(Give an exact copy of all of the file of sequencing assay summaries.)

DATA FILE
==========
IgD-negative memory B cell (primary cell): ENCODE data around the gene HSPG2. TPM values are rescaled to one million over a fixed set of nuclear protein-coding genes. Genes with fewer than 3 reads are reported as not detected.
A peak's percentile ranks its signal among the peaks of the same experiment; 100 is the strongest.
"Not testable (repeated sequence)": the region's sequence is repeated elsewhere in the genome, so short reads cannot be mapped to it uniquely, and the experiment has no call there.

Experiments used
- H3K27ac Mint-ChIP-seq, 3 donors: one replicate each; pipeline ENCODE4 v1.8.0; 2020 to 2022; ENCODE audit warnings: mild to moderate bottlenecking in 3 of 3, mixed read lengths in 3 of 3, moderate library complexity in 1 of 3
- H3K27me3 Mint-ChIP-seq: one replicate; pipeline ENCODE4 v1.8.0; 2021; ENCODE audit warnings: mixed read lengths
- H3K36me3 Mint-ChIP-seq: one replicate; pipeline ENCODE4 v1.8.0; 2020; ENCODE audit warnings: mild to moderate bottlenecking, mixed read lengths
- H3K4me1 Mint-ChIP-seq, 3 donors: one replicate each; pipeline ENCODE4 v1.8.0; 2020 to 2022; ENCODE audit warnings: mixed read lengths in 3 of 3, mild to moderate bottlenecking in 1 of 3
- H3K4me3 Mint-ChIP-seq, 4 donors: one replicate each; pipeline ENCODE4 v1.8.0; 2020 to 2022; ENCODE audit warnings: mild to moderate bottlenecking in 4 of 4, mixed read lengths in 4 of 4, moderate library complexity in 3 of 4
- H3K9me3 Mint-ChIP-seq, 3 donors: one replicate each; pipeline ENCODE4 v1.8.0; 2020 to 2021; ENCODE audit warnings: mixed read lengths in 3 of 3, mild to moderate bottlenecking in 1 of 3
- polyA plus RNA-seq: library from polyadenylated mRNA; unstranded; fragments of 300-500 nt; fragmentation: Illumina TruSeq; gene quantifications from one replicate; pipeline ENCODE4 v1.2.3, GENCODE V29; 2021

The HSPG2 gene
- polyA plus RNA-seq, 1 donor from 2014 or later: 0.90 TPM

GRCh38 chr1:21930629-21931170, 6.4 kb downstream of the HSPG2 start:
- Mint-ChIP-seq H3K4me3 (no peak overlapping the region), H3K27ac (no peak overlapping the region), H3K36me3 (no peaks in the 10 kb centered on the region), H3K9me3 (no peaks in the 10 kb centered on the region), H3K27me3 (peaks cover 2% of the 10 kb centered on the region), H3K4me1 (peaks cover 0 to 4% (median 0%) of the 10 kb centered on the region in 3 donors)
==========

IgD-negative memory B cell (primary cell): ENCODE data around the gene HSPG2. TPM values are rescaled to one million over a fixed set of nuclear protein-coding genes. Genes with fewer than 3 reads are reported as not detected.
A peak's percentile ranks its signal among the peaks of the same experiment; 100 is the strongest.
"Not testable (repeated sequence)": the region's sequence is repeated elsewhere in the genome, so short reads cannot be mapped to it uniquely, and the experiment has no call there.

Experiments used
- H3K27ac Mint-ChIP-seq, 3 donors: one replicate each; pipeline ENCODE4 v1.8.0; 2020 to 2022; ENCODE audit warnings: mild to moderate bottlenecking in 3 of 3, mixed read lengths in 3 of 3, moderate library complexity in 1 of 3
- H3K27me3 Mint-ChIP-seq: one replicate; pipeline ENCODE4 v1.8.0; 2021; ENCODE audit warnings: mixed read lengths
- H3K36me3 Mint-ChIP-seq: one replicate; pipeline ENCODE4 v1.8.0; 2020; ENCODE audit warnings: mild to moderate bottlenecking, mixed read lengths
- H3K4me1 Mint-ChIP-seq, 3 donors: one replicate each; pipeline ENCODE4 v1.8.0; 2020 to 2022; ENCODE audit warnings: mixed read lengths in 3 of 3, mild to moderate bottlenecking in 1 of 3
- H3K4me3 Mint-ChIP-seq, 4 donors: one replicate each; pipeline ENCODE4 v1.8.0; 2020 to 2022; ENCODE audit warnings: mild to moderate bottlenecking in 4 of 4, mixed read lengths in 4 of 4, moderate library complexity in 3 of 4
- H3K9me3 Mint-ChIP-seq, 3 donors: one replicate each; pipeline ENCODE4 v1.8.0; 2020 to 2021; ENCODE audit warnings: mixed read lengths in 3 of 3, mild to moderate bottlenecking in 1 of 3
- polyA plus RNA-seq: library from polyadenylated mRNA; unstranded; fragments of 300-500 nt; fragmentation: Illumina TruSeq; gene quantifications from one replicate; pipeline ENCODE4 v1.2.3, GENCODE V29; 2021

The HSPG2 gene
- polyA plus RNA-seq, 1 donor from 2014 or later: 0.90 TPM

GRCh38 chr1:21930629-21931170, 6.4 kb downstream of the HSPG2 start:
- Mint-ChIP-seq H3K4me3 (no peak overlapping the region), H3K27ac (no peak overlapping the region), H3K36me3 (no peaks in the 10 kb centered on the region), H3K9me3 (no peaks in the 10 kb centered on the region), H3K27me3 (peaks cover 2% of the 10 kb centered on the region), H3K4me1 (peaks cover 0 to 4% (median 0%) of the 10 kb centered on the region in 3 donors)